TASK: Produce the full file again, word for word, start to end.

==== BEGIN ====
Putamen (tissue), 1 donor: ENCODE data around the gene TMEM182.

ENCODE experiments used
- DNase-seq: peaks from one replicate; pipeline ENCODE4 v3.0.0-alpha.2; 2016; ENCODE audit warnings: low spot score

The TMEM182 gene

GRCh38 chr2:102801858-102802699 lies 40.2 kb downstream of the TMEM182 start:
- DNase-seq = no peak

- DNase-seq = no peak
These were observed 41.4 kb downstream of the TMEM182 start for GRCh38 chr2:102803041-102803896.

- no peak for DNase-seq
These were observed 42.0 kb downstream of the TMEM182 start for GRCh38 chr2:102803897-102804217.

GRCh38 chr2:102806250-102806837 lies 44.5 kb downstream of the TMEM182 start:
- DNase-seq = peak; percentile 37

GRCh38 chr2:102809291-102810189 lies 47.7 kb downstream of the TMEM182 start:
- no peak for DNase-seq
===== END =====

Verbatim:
Putamen (tissue), 1 donor: ENCODE data around the gene TMEM182.

ENCODE experiments used
- DNase-seq: peaks from one replicate; pipeline ENCODE4 v3.0.0-alpha.2; 2016; ENCODE audit warnings: low spot score

The TMEM182 gene

GRCh38 chr2:102801858-102802699 lies 40.2 kb downstream of the TMEM182 start:
- DNase-seq = no peak

- DNase-seq = no peak
These were observed 41.4 kb downstream of the TMEM182 start for GRCh38 chr2:102803041-102803896.

- no peak for DNase-seq
These were observed 42.0 kb downstream of the TMEM182 start for GRCh38 chr2:102803897-102804217.

GRCh38 chr2:102806250-102806837 lies 44.5 kb downstream of the TMEM182 start:
- DNase-seq = peak; percentile 37

GRCh38 chr2:102809291-102810189 lies 47.7 kb downstream of the TMEM182 start:
- no peak for DNase-seq